This whole rant boils down to two things:
Following these two simple guidelines will make one's correspondents happy and save time and bandwidth for all.
One of the most annoying features of many Usenet posts and email messages which I have seen recently has been the apparent inability or unwillingness of many people to properly and appropriately quote the text of previous messages in their replies and followups. The consequences of poor quoting practice are not only annoying, but are often downright wasteful of other peoples' time and bandwidth.
Unfortunately, this situation is not helped by much of the software which is commonly in use and which tends to discourage proper quoting practice. In particular, MS Outlook is an egregiously bad email client for many reasons, but especially with respect to the way it handles quoting.
Typically, when responding to a particular email message or Usenet post, one might want to include a portion of the previous message in order to make clear the text to which he is responding. This can be particularly important in Usenet posts, since different posts tend to arrive at different sites at different times, and often in a nonsequential order. As a result, it is necessary to give some context for the reader to interpret the followup comment, since the original article might not have arrived at his site yet. Similarly, in email, it is useful to provide some context to the reply in order to allow the recipient to quickly remember what he had said in the earlier message to which someone is replying.
Quoting is thus usually indicated by some sort of attribution line (that says something like "On January 16, 2001, Jon Doe wrote..."), followed by the original text indented with the ">" (greater-than) symbol preceding each line. In Usenet communications, the Message-ID of the earlier post is often included as well. This helps the reader to quickly determine two things: who wrote the original text, and which of the lines in the response are a quotation from the original message and which ones are new text not in the original.
Suppose John Doe sent me a long message telling me about how much he enjoyed his vacation and included, at the end, a question about whether I am available to do something tomorrow, which is the only part of the original message which demands a response. The appropriate way for me to reply would be something like this:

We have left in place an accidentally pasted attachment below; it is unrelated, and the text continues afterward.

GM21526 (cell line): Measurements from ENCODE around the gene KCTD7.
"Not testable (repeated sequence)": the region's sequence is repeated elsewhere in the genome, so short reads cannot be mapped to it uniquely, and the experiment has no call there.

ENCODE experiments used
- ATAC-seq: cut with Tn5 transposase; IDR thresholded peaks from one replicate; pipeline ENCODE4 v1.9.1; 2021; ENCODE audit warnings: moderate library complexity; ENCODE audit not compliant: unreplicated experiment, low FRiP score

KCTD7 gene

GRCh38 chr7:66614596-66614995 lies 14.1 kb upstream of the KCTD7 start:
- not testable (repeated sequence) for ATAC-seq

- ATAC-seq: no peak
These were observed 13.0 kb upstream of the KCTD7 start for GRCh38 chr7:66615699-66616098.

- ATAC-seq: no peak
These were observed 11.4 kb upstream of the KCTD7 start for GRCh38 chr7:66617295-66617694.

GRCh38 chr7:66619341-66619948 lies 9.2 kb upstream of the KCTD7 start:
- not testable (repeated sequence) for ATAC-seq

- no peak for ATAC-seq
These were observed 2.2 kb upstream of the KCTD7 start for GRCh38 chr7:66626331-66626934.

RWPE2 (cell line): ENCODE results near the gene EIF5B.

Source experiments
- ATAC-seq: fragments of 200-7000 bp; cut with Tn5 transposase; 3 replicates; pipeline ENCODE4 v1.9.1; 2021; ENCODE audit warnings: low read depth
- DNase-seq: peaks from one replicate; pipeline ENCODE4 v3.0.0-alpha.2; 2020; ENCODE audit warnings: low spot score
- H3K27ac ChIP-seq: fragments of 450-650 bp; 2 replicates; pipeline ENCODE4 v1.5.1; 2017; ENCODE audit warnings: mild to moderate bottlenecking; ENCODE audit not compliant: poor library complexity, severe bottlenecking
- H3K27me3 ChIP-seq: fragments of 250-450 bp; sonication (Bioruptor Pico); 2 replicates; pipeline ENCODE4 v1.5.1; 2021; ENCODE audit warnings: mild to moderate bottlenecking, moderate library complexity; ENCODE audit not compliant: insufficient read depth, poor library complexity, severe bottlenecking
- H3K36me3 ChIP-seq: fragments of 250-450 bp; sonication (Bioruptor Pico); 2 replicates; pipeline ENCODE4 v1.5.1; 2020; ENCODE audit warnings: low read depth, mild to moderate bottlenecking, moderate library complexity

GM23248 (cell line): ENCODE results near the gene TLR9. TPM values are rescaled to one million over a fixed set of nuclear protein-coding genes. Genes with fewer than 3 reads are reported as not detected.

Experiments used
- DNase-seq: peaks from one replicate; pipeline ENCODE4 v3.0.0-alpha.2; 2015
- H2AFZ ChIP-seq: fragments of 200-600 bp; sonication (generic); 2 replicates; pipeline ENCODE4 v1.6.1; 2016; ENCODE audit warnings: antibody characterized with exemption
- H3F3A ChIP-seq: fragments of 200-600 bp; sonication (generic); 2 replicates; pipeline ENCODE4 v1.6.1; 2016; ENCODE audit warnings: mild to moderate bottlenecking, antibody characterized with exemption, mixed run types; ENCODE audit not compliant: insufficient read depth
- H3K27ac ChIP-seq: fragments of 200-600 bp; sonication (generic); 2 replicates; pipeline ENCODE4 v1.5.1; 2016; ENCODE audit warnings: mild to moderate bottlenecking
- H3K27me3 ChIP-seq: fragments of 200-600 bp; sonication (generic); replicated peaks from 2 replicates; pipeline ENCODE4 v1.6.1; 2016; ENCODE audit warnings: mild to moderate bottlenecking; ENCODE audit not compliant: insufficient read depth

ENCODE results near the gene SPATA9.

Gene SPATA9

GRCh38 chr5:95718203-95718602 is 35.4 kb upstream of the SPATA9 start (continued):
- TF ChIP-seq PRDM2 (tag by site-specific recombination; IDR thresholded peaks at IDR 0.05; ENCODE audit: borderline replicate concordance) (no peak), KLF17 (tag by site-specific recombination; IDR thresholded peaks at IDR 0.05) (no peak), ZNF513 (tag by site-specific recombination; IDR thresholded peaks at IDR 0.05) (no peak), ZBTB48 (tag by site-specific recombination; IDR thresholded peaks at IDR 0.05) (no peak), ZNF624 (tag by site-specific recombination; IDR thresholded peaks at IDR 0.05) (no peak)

From: Scott Norwood <email@example.com> To: John Doe <firstname.lastname@example.org> Subject: blah blah blah Date: Thurs, 5 Apr 2001 08:49:21 -0400 (EDT) On Wed, 4 Apr 2001, John Doe wrote: > > So, are you free tomorrow? Sure, call me. - Scott
As can be seen above, I would have deleted all the original text from the earlier message, with the exception of the line to which I am responding, and have added my new text underneath it, as if in a standard question-and-answer format. The attribution line would have been added automatically by my mail client (which, in my case, is Pine). If there had been several points and I had wanted to reply to each one individually, I would have interspersed my comments with the original ones, trimming out any unnecessary lines, and placing my comments below the originals, and adding white space (blank lines) between them.
In any case, it can be seen clearly that this type of quoting practice, which essentially involves editing the original message to include only the lines to which the sender is replying (but not editing the content, of course) and then leaving some white space and adding the reply below the original text, makes logical sense, and the question and answer format flows as one would expect. That is why this is the conventional, accepted, and appropriate quoting practice which is common in email and Usenet.